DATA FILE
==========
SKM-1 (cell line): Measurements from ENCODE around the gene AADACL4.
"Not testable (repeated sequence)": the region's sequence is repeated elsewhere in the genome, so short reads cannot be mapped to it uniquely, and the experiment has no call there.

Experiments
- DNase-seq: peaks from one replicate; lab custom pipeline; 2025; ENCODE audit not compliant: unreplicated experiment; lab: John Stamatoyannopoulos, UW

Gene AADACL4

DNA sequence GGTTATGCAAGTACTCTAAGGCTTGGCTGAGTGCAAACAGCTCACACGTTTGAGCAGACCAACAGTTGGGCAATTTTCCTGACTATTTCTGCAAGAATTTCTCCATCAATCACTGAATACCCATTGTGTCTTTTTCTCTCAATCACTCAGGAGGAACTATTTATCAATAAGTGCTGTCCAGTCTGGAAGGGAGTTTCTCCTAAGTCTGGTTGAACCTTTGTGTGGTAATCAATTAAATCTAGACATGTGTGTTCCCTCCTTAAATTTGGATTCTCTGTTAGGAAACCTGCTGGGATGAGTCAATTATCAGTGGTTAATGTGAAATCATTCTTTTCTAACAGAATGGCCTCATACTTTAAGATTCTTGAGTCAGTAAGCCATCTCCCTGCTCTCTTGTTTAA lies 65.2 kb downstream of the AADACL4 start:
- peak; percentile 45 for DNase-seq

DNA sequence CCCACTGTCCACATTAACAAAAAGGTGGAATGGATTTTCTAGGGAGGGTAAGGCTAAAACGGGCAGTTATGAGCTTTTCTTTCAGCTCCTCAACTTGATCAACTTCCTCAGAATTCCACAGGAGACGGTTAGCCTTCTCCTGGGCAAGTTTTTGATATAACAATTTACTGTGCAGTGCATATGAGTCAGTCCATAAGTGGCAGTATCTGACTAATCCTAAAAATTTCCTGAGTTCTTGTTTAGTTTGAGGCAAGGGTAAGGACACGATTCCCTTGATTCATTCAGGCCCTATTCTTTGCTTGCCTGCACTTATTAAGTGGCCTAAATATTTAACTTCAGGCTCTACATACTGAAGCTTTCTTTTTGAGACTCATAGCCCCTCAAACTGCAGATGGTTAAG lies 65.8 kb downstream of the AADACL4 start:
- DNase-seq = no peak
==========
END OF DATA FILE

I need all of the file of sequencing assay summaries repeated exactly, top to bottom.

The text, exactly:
SKM-1 (cell line): Measurements from ENCODE around the gene AADACL4.
"Not testable (repeated sequence)": the region's sequence is repeated elsewhere in the genome, so short reads cannot be mapped to it uniquely, and the experiment has no call there.

Experiments
- DNase-seq: peaks from one replicate; lab custom pipeline; 2025; ENCODE audit not compliant: unreplicated experiment; lab: John Stamatoyannopoulos, UW

Gene AADACL4

DNA sequence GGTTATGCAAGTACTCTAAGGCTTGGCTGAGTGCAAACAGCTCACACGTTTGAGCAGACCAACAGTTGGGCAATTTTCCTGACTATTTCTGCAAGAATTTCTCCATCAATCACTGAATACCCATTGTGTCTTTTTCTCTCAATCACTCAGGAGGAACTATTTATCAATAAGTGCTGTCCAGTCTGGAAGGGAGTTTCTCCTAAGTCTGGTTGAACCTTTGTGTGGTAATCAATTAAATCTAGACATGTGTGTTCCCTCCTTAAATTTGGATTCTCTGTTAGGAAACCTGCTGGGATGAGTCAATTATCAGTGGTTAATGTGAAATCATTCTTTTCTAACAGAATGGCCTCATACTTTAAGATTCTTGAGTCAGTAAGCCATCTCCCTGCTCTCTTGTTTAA lies 65.2 kb downstream of the AADACL4 start:
- peak; percentile 45 for DNase-seq

DNA sequence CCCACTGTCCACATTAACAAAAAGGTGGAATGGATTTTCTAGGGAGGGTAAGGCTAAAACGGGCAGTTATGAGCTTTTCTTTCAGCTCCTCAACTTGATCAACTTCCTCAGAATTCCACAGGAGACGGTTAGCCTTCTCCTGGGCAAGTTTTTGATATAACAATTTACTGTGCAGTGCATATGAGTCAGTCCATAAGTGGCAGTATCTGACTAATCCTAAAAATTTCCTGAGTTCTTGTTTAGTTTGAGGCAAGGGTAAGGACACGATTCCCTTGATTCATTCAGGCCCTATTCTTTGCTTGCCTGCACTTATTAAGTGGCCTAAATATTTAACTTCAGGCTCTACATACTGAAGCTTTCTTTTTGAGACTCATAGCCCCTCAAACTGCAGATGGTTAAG lies 65.8 kb downstream of the AADACL4 start:
- DNase-seq = no peak